With European teams including that of host country Germany advancing to the semifinals, the soccer world cup is exciting enthusiasm around the world. I watched one of the “Zico Japan” team’s matches on TV, earnestly from players taking to the field to the end, but they unfortunately dropped out at the group stage. When the national anthems were played prior to the match, I was fairly surprised to hear “Kimigayo” (Japanese national anthem) reverberate across the stadium, as if they had flown in an entire choir from Japan to sing it.
As national flags and anthems are controversial issues especially at school events, looking at the flags and listening to the anthems at such international sports events causes a tense kind of feeling also in the spectator. While face painting certainly is something “just for fun”, and people seem to have no problems casually wrapping the “Hinomaru” (Japanese national flag) around their bodies, I had expected that many of them are rather hesitant to raise their voices and chant the national anthem, so this big chorus felt quite unusual. It was the third appearance of a Japanese national team at a world cup, so supporters have probably gotten used to watching and cheering at international events – or was it an accumulation of feelings yearning for victory?
As Hinomaru and Kimigayo are slightly delicate issues, I don’t want to dig deeper into that matter, but anyway, Ishimoto apparently developed some kind of interest in the relationship between the Japanese and their flag, which inspired him to focus on chasing after the Hinomaru for a certain period of time. In 1963, a year prior the Tokyo Olympics, he walked around in the messy streets of Tokyo, and photographed all kinds of Hinomaru sceneries. The flag as decoration at ceremonies; the flag clutched by old ladies in Japanese style attire; the flag wrapped around poles…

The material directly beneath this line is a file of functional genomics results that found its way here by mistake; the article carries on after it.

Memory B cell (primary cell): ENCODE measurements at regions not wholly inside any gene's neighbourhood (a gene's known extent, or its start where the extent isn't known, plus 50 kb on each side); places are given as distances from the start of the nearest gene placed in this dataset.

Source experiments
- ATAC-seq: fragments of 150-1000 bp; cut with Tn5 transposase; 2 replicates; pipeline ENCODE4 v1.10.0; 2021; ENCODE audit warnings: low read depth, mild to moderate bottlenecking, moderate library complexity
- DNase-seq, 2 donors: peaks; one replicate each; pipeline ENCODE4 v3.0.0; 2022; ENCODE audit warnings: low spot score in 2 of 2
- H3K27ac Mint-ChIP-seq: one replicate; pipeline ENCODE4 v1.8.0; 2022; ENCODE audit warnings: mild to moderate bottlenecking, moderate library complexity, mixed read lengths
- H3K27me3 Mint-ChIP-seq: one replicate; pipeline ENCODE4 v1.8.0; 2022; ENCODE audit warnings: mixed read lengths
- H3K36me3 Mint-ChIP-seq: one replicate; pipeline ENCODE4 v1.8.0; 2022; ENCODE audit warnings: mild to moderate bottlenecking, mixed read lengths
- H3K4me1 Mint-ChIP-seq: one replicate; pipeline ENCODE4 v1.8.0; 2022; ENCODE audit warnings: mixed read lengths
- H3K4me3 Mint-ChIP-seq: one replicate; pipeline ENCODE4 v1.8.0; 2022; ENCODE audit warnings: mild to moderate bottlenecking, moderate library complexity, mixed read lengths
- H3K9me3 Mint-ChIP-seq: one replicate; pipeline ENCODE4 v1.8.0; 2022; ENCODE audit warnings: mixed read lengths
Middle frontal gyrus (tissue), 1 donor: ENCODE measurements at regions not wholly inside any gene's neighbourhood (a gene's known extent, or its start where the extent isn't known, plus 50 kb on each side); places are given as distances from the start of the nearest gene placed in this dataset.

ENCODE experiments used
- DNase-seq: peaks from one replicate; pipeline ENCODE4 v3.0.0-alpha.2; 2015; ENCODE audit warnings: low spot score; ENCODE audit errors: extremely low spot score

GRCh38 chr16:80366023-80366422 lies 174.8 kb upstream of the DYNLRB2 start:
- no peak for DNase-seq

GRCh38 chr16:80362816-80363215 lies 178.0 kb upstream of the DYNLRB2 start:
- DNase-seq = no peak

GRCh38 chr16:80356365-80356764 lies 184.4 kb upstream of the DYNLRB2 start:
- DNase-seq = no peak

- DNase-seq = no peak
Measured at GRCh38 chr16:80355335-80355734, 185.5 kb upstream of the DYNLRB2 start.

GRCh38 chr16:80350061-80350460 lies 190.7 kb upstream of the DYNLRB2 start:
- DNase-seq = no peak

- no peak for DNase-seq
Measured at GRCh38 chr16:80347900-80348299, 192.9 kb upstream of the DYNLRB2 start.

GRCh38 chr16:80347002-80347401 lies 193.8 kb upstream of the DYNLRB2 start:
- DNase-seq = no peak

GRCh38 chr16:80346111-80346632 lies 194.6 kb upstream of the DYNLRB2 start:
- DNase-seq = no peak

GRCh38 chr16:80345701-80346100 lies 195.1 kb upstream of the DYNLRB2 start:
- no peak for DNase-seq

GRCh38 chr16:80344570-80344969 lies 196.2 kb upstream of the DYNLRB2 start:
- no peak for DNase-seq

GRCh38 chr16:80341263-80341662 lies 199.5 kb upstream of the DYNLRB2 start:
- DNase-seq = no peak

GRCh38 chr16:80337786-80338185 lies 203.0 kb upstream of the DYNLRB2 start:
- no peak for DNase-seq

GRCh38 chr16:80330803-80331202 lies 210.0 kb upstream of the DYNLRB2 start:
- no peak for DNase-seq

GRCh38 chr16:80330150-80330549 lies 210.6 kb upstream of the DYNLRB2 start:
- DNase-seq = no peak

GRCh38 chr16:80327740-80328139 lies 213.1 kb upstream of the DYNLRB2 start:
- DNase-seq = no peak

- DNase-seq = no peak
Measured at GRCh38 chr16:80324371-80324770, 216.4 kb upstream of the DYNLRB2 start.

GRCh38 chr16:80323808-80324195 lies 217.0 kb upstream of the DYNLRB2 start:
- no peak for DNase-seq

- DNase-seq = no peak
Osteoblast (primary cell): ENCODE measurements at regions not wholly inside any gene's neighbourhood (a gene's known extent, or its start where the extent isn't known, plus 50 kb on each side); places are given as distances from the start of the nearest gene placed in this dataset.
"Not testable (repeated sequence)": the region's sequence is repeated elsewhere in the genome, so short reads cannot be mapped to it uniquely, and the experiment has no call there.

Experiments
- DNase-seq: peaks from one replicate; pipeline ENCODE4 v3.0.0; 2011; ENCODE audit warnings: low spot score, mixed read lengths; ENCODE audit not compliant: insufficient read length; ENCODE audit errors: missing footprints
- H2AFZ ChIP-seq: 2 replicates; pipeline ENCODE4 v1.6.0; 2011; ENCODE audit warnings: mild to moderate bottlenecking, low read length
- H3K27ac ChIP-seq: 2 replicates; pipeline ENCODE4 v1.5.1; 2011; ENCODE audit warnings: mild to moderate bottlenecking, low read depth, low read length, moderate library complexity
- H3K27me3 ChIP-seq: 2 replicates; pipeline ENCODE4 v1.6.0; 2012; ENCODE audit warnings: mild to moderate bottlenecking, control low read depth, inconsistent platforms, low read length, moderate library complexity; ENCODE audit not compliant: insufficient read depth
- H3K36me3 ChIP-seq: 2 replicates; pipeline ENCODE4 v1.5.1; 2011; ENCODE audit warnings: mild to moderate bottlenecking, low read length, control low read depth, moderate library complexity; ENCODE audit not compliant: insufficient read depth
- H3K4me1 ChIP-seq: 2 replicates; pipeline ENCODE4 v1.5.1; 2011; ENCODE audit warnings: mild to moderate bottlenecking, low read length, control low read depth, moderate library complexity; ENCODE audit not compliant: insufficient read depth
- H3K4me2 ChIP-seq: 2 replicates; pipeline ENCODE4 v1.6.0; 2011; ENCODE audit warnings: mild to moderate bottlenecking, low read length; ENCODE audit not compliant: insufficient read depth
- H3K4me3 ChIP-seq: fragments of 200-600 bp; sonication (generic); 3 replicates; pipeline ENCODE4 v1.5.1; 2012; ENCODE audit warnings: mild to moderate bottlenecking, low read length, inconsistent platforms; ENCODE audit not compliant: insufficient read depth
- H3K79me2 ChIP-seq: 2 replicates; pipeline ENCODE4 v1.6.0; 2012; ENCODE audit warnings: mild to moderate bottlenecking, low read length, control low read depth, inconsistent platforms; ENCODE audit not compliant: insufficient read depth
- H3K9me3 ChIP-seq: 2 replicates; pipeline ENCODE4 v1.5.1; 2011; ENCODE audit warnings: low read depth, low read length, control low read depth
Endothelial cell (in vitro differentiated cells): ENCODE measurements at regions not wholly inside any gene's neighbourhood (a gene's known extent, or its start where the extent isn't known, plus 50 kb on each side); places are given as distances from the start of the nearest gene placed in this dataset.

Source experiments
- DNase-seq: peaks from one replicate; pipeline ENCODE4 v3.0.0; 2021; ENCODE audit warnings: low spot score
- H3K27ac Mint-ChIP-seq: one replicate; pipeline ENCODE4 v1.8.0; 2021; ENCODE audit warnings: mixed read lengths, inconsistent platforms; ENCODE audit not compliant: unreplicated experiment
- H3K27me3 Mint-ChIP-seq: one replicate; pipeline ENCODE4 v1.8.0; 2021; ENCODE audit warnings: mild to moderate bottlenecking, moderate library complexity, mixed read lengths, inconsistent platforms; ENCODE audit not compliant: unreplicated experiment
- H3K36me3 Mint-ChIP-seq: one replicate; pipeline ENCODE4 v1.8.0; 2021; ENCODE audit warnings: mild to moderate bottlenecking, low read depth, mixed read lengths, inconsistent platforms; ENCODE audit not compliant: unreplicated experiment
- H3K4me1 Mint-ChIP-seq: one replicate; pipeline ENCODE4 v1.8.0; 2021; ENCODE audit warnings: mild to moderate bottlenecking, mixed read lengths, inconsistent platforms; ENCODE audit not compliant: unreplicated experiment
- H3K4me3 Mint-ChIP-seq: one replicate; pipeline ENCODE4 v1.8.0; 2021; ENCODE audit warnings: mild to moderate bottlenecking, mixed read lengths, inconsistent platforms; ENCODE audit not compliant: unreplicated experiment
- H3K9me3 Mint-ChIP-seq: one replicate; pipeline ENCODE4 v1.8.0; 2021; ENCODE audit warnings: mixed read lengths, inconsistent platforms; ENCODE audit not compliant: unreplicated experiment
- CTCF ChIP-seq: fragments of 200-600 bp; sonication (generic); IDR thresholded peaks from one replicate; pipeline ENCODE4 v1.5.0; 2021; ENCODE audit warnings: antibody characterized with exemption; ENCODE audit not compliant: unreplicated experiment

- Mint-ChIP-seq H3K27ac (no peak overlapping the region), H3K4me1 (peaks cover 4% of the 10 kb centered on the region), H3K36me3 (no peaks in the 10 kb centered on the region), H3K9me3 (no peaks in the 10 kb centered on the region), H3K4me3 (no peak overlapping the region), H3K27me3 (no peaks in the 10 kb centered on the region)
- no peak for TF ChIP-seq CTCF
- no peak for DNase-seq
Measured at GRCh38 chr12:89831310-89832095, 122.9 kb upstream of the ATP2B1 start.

The photo I’m introducing here was shot on the premises of the Imperial Palace. Ishimoto captured this scenery with a bit of irony. It was probably around the (Showa) Emperor’s Birthday. This totally exhausted man with his shoes off apparently doesn’t quite know what to do with the flag that someone had given to him, so he just stuck it in the ground like a little flag on a kids’ lunch. Slightly tilted to the side, the curly flag looks somehow lovely and wistful at the same time – just like the painted Hinomaru on the cheeks of the strung-out fans after cheering heart and soul in their hope for victory.
During his time in Chicago, Ishimoto frequently photographed the Star-Spangled Banner as well. Having lived in Japan and America, in these photographs he tried perhaps to depict something like the two nations’ pains and aches that are expressed in the respective people’s feelings toward their national flag. Those are manifested in white ladies looking at a black girl with two American flags in her hands, or a Chinese- (or Japanese-) American whose face is half hidden behind the fluttering Stars and Stripes.
July 4 is the American Independence Day. I wonder what kind of sceneries with the national flag we could see in the USA today…
(Published on July 4, 2006)
Kageyama Chinatsu, curator at the Museum of Art, Kochi
Ishimoto Yasuhiro Photo Center